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On a recent fall morning, a large crowd clogged the steps at one of Venice's main tourist sites, the Rialto Bridge. But on this day, there was a twist: it was filled with Venetians, not tourists.

"People are cheering and holding their carts in the air," says Giovanni Claudio Di Giorgio, who helped organize the march with a grass-roots organization called Generazione '90.

The carts he refers to are small shopping carts — the symbol of a true Venetian.

A man was fatally shot following a dispute in a Wal-Mart parking lot in Reno, Nevada, on Thanksgiving night, police say.

The incident began about 6 p.m. on Thursday. Local news station KOLO reported that "there was apparently a dispute over a parking spot" and said police characterized the shooting as a road rage incident.

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There are a lot of things that make holidays hectic: travel, cooking, making small talk and avoiding questions from your relatives about who you're dating and how school's going. That's typically part of what comes with holidays, but the chaos and disorder that accompany Black Friday, not even a true holiday, are something else.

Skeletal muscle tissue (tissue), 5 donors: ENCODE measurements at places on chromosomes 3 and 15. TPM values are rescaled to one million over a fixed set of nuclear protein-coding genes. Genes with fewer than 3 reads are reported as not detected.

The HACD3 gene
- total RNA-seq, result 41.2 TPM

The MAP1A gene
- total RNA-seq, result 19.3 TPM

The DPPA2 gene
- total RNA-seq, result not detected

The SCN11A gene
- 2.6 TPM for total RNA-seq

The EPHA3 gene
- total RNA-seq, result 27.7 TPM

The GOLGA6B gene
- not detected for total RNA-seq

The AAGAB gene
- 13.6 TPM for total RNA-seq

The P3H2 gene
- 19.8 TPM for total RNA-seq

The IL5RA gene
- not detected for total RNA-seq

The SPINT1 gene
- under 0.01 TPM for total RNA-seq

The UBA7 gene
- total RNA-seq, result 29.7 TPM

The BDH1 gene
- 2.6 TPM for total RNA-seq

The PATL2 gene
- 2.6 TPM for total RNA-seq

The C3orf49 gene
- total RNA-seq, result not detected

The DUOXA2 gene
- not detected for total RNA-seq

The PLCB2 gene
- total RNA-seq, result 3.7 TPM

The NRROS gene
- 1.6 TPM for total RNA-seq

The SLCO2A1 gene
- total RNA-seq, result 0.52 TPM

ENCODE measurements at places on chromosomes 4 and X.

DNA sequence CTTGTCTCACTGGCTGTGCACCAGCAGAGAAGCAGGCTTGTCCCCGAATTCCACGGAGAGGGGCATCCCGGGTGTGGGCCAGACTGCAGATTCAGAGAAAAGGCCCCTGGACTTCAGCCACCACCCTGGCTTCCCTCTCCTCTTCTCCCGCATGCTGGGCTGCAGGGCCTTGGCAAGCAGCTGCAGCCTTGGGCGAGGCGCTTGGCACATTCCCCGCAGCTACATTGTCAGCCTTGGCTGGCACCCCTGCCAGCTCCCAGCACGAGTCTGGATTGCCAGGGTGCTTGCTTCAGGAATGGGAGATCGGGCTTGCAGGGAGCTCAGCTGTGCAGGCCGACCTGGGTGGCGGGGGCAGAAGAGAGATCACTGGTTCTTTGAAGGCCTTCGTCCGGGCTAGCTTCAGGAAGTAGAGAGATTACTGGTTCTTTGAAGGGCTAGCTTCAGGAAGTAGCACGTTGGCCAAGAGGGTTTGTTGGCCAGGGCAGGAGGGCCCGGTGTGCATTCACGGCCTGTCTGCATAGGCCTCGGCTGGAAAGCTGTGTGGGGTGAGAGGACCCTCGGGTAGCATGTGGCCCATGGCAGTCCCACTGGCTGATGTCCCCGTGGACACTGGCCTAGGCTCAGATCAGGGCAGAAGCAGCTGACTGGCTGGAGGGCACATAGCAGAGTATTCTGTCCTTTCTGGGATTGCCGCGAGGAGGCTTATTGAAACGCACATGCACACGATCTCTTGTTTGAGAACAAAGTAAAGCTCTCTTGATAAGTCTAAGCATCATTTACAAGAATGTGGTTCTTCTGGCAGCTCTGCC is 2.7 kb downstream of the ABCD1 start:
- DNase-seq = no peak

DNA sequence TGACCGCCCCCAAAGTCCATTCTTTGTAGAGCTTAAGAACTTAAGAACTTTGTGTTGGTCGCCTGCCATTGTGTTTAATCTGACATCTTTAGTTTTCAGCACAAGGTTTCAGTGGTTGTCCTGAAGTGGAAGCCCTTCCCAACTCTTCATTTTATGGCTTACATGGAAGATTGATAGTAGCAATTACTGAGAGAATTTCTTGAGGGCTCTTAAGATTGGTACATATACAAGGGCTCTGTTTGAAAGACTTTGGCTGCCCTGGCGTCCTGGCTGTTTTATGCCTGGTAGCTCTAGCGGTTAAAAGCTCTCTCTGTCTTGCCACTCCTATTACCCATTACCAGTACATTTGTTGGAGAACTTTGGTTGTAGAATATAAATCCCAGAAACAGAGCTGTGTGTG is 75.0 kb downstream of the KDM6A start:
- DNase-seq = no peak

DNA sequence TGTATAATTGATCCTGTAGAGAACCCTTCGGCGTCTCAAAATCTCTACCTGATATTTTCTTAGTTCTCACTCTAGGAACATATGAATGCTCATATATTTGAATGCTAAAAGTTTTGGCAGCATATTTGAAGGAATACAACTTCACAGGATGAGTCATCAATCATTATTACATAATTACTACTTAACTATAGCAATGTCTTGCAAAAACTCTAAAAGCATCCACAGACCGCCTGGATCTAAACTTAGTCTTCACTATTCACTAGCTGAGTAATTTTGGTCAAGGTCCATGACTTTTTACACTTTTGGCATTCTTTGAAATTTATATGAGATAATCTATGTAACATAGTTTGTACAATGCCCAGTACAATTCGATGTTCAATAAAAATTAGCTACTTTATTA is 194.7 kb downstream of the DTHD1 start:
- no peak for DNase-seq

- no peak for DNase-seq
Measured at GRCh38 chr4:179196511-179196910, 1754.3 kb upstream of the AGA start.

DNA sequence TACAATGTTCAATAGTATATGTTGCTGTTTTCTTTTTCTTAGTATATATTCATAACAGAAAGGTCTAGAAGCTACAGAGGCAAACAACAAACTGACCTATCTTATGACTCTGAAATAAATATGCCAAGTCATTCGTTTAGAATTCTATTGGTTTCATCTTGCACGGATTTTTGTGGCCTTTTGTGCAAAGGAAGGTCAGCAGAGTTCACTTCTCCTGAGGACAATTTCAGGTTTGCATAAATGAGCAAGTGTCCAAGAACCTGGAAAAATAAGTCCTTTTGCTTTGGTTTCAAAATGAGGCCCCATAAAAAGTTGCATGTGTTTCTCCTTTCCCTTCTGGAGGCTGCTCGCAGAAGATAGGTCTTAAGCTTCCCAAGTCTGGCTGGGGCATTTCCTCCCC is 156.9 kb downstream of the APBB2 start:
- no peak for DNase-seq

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President-elect Donald Trump says he has a simple goal in mind when it comes to federal regulations. In a video he released Monday, Trump said he "will formulate a rule that says that for every one new regulation, two old regulations must be eliminated. So important."

There are some 80,000 pages in the Federal Register, where all regulations are published. So it should be a simple task to pare back some of them. Wrong.

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Strict bans on ivory trade are aimed at preventing elephant poaching. But the state and federal measures are causing unintended consequences for Alaska Natives who legally hunt walruses and carve their tusks for a living.

Among dozens of tables at a recent craft fair in Fairbanks, Alaska, the glitter and gleam of Dennis Pungowiyi's ivory stands out. He has everything from small sculptures of birds to curved cribbage boards etched into tusks.